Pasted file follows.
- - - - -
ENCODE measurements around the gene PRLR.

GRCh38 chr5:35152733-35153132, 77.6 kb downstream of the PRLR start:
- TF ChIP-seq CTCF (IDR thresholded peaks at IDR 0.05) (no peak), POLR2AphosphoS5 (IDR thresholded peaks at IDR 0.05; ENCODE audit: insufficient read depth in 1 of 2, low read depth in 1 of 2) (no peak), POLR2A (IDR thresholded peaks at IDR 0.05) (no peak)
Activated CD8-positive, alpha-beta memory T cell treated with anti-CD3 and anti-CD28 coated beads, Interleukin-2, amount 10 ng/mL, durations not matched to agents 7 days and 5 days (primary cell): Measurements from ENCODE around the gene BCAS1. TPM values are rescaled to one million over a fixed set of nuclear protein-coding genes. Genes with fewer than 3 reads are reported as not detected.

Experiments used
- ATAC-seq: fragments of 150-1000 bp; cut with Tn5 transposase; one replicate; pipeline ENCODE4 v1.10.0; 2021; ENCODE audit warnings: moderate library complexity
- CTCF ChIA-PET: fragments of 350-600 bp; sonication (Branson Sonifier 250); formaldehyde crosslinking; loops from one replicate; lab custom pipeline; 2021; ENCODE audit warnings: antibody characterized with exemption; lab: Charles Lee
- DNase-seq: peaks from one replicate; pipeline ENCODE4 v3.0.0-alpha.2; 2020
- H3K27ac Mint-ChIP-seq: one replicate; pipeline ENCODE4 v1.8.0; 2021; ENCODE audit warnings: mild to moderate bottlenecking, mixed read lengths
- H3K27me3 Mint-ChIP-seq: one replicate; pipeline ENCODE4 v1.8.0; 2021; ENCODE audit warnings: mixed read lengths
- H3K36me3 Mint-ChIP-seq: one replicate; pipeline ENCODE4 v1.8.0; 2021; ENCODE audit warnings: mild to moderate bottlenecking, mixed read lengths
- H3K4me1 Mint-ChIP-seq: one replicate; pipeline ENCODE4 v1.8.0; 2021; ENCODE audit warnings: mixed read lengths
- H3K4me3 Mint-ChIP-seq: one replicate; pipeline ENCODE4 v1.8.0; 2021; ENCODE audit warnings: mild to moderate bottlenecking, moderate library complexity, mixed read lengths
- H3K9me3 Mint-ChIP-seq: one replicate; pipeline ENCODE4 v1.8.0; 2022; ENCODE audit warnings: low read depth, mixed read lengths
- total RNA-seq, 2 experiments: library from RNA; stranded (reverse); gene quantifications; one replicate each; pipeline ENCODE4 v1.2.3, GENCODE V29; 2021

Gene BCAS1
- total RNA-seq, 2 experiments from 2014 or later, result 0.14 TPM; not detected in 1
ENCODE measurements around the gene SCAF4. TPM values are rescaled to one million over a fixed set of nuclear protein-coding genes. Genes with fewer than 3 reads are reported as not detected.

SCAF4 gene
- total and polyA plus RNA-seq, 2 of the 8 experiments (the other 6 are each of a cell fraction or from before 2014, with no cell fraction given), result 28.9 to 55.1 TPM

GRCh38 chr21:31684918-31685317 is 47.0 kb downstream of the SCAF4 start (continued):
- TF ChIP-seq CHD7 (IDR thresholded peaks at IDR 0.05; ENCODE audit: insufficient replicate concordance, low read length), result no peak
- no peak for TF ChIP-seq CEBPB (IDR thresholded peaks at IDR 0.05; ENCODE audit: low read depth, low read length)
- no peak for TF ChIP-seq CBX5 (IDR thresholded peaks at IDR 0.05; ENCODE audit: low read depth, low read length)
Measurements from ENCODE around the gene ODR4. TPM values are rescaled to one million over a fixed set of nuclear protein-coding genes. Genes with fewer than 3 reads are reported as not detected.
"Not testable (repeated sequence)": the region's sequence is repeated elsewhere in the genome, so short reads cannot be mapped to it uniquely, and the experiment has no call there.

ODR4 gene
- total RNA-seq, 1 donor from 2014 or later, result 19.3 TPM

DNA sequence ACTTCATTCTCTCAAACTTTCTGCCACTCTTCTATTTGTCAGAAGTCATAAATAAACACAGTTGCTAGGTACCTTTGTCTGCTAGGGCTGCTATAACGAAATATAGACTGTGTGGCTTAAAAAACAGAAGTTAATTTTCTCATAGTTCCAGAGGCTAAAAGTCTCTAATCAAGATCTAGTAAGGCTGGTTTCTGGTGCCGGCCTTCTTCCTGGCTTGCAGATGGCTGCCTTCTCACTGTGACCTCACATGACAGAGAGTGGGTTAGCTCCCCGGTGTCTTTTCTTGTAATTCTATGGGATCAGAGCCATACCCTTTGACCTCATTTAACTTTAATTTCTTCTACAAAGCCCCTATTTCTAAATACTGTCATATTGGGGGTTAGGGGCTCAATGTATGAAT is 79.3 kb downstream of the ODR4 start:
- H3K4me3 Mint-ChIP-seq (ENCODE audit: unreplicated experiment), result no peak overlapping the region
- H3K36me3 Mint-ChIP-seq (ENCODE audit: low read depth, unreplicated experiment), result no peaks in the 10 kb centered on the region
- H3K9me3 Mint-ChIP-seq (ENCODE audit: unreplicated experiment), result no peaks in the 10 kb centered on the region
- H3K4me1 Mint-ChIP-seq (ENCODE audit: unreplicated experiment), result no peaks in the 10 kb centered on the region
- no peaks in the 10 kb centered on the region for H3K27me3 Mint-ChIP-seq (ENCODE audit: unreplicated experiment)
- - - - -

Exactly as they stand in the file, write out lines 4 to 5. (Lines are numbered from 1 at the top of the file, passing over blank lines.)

Activated CD8-positive, alpha-beta memory T cell treated with anti-CD3 and anti-CD28 coated beads, Interleukin-2, amount 10 ng/mL, durations not matched to agents 7 days and 5 days (primary cell): Measurements from ENCODE around the gene BCAS1. TPM values are rescaled to one million over a fixed set of nuclear protein-coding genes. Genes with fewer than 3 reads are reported as not detected.

Experiments used